Forced competition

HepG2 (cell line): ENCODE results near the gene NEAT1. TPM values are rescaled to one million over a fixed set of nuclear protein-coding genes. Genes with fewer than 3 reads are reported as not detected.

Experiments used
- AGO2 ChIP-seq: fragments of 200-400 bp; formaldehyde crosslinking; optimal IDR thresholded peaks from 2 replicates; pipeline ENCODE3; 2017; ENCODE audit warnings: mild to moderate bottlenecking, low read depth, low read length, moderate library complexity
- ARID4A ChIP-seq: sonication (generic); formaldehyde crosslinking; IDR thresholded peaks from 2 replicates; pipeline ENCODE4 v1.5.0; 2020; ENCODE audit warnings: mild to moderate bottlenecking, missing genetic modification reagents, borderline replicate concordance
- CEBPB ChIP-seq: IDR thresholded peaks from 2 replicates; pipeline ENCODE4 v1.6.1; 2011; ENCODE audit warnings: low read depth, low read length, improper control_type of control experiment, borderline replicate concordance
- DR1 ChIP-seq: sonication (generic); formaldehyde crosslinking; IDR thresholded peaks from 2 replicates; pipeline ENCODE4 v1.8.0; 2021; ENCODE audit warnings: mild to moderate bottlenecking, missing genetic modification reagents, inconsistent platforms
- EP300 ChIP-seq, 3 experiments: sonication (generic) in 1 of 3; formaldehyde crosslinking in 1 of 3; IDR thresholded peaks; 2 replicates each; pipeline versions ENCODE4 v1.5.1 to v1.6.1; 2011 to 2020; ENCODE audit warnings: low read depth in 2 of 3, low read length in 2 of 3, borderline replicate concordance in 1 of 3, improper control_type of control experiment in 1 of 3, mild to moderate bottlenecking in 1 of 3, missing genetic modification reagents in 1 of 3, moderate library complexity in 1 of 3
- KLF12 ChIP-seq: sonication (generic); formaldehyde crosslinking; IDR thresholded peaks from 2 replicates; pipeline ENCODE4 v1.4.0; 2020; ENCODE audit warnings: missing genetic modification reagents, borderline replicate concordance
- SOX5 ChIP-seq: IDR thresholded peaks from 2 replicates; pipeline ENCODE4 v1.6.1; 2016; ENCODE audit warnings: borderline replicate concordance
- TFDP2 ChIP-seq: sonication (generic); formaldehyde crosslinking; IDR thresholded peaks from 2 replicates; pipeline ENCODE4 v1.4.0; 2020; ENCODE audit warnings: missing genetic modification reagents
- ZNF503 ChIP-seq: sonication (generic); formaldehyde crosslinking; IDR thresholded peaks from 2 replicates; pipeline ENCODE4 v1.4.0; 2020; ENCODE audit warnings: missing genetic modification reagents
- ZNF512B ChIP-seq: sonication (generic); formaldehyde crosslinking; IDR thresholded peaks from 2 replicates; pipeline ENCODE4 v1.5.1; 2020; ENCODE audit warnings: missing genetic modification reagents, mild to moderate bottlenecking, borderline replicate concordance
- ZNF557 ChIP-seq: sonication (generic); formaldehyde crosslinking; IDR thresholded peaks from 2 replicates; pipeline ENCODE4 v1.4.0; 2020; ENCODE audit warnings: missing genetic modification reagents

Jills, Jacob